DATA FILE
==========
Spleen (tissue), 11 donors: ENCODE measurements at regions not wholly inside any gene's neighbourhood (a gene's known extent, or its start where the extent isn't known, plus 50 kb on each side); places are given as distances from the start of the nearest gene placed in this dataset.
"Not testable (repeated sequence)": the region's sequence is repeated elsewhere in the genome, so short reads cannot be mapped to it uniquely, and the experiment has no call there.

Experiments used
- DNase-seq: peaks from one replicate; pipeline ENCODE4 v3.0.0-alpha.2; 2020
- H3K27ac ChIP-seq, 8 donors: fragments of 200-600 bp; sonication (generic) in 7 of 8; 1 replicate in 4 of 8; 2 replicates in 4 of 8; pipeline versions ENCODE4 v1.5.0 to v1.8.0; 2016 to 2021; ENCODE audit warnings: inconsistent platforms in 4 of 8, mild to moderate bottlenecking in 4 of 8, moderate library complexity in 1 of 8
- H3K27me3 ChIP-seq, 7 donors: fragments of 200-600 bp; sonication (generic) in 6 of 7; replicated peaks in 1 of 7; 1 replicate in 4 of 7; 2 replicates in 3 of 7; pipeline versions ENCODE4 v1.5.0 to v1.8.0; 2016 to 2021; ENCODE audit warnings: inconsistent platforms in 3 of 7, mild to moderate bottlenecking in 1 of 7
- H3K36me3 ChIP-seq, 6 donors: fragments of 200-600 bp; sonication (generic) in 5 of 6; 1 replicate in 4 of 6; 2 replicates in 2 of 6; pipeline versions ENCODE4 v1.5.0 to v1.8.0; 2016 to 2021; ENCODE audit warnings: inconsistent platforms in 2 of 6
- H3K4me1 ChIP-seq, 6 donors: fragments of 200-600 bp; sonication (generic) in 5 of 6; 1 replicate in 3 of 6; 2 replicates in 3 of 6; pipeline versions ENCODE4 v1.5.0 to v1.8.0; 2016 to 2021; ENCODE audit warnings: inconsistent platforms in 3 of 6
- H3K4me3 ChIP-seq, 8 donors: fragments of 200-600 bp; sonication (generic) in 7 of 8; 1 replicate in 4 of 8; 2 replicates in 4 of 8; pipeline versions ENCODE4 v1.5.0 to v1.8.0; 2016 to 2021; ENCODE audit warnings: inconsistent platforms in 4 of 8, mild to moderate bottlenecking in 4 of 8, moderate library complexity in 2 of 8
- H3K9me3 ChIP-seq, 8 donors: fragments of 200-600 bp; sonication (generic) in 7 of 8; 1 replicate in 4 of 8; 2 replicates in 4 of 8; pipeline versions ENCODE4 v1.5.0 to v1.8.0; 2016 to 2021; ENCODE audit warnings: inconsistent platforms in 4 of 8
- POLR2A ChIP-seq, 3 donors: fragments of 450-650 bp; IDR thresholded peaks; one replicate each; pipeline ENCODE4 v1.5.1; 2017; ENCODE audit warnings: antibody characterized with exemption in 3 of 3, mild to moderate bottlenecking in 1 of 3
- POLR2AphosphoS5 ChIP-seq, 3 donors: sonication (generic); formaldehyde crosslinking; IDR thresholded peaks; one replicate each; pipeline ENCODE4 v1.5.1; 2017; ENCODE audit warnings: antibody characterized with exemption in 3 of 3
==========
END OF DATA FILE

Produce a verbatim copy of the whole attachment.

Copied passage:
Spleen (tissue), 11 donors: ENCODE measurements at regions not wholly inside any gene's neighbourhood (a gene's known extent, or its start where the extent isn't known, plus 50 kb on each side); places are given as distances from the start of the nearest gene placed in this dataset.
"Not testable (repeated sequence)": the region's sequence is repeated elsewhere in the genome, so short reads cannot be mapped to it uniquely, and the experiment has no call there.

Experiments used
- DNase-seq: peaks from one replicate; pipeline ENCODE4 v3.0.0-alpha.2; 2020
- H3K27ac ChIP-seq, 8 donors: fragments of 200-600 bp; sonication (generic) in 7 of 8; 1 replicate in 4 of 8; 2 replicates in 4 of 8; pipeline versions ENCODE4 v1.5.0 to v1.8.0; 2016 to 2021; ENCODE audit warnings: inconsistent platforms in 4 of 8, mild to moderate bottlenecking in 4 of 8, moderate library complexity in 1 of 8
- H3K27me3 ChIP-seq, 7 donors: fragments of 200-600 bp; sonication (generic) in 6 of 7; replicated peaks in 1 of 7; 1 replicate in 4 of 7; 2 replicates in 3 of 7; pipeline versions ENCODE4 v1.5.0 to v1.8.0; 2016 to 2021; ENCODE audit warnings: inconsistent platforms in 3 of 7, mild to moderate bottlenecking in 1 of 7
- H3K36me3 ChIP-seq, 6 donors: fragments of 200-600 bp; sonication (generic) in 5 of 6; 1 replicate in 4 of 6; 2 replicates in 2 of 6; pipeline versions ENCODE4 v1.5.0 to v1.8.0; 2016 to 2021; ENCODE audit warnings: inconsistent platforms in 2 of 6
- H3K4me1 ChIP-seq, 6 donors: fragments of 200-600 bp; sonication (generic) in 5 of 6; 1 replicate in 3 of 6; 2 replicates in 3 of 6; pipeline versions ENCODE4 v1.5.0 to v1.8.0; 2016 to 2021; ENCODE audit warnings: inconsistent platforms in 3 of 6
- H3K4me3 ChIP-seq, 8 donors: fragments of 200-600 bp; sonication (generic) in 7 of 8; 1 replicate in 4 of 8; 2 replicates in 4 of 8; pipeline versions ENCODE4 v1.5.0 to v1.8.0; 2016 to 2021; ENCODE audit warnings: inconsistent platforms in 4 of 8, mild to moderate bottlenecking in 4 of 8, moderate library complexity in 2 of 8
- H3K9me3 ChIP-seq, 8 donors: fragments of 200-600 bp; sonication (generic) in 7 of 8; 1 replicate in 4 of 8; 2 replicates in 4 of 8; pipeline versions ENCODE4 v1.5.0 to v1.8.0; 2016 to 2021; ENCODE audit warnings: inconsistent platforms in 4 of 8
- POLR2A ChIP-seq, 3 donors: fragments of 450-650 bp; IDR thresholded peaks; one replicate each; pipeline ENCODE4 v1.5.1; 2017; ENCODE audit warnings: antibody characterized with exemption in 3 of 3, mild to moderate bottlenecking in 1 of 3
- POLR2AphosphoS5 ChIP-seq, 3 donors: sonication (generic); formaldehyde crosslinking; IDR thresholded peaks; one replicate each; pipeline ENCODE4 v1.5.1; 2017; ENCODE audit warnings: antibody characterized with exemption in 3 of 3